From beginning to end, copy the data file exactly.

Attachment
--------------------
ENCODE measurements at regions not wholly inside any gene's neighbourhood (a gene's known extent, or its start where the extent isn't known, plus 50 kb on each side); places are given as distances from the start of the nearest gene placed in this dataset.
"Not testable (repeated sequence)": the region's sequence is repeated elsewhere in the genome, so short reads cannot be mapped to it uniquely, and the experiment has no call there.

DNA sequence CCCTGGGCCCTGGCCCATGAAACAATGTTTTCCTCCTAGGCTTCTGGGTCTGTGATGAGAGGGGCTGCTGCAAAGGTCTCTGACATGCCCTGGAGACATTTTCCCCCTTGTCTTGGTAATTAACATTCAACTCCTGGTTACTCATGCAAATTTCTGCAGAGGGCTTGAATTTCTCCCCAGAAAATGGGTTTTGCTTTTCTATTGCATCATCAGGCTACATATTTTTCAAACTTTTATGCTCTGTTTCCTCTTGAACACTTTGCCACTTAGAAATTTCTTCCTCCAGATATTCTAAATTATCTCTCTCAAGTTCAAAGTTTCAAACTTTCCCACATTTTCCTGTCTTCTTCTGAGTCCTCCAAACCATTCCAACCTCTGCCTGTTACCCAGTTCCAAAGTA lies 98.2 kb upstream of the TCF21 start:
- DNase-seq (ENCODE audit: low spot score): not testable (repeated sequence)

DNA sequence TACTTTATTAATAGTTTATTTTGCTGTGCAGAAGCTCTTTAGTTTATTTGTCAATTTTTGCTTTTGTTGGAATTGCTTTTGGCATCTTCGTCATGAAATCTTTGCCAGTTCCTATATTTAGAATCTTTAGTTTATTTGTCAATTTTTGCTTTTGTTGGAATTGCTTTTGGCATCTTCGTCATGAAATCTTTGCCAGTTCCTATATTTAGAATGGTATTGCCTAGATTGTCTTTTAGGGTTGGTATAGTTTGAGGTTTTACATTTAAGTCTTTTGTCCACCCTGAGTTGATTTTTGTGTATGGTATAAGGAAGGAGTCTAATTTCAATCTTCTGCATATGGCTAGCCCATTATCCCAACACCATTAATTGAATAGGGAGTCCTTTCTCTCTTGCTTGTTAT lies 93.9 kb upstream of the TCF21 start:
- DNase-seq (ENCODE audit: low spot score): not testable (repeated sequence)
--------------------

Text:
ENCODE measurements at regions not wholly inside any gene's neighbourhood (a gene's known extent, or its start where the extent isn't known, plus 50 kb on each side); places are given as distances from the start of the nearest gene placed in this dataset.
"Not testable (repeated sequence)": the region's sequence is repeated elsewhere in the genome, so short reads cannot be mapped to it uniquely, and the experiment has no call there.

DNA sequence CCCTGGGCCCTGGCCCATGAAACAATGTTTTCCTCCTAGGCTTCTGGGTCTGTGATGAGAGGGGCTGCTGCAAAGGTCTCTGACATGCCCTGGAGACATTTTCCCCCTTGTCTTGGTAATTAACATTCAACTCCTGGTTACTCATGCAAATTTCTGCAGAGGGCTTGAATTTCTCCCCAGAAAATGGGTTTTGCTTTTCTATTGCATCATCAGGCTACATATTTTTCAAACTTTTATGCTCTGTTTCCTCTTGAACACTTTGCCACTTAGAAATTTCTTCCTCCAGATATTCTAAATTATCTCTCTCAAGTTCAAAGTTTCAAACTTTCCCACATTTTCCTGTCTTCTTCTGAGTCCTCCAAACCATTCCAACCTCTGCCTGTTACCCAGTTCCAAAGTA lies 98.2 kb upstream of the TCF21 start:
- DNase-seq (ENCODE audit: low spot score): not testable (repeated sequence)

DNA sequence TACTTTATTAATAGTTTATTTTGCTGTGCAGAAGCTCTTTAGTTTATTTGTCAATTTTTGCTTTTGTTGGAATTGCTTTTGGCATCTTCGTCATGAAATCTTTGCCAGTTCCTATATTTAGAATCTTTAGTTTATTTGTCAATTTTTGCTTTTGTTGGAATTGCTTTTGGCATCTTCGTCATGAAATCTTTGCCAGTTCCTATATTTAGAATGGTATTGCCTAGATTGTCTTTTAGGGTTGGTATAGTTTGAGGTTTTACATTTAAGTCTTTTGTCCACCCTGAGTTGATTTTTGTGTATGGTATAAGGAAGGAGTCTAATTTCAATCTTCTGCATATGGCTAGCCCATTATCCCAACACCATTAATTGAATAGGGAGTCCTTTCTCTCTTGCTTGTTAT lies 93.9 kb upstream of the TCF21 start:
- DNase-seq (ENCODE audit: low spot score): not testable (repeated sequence)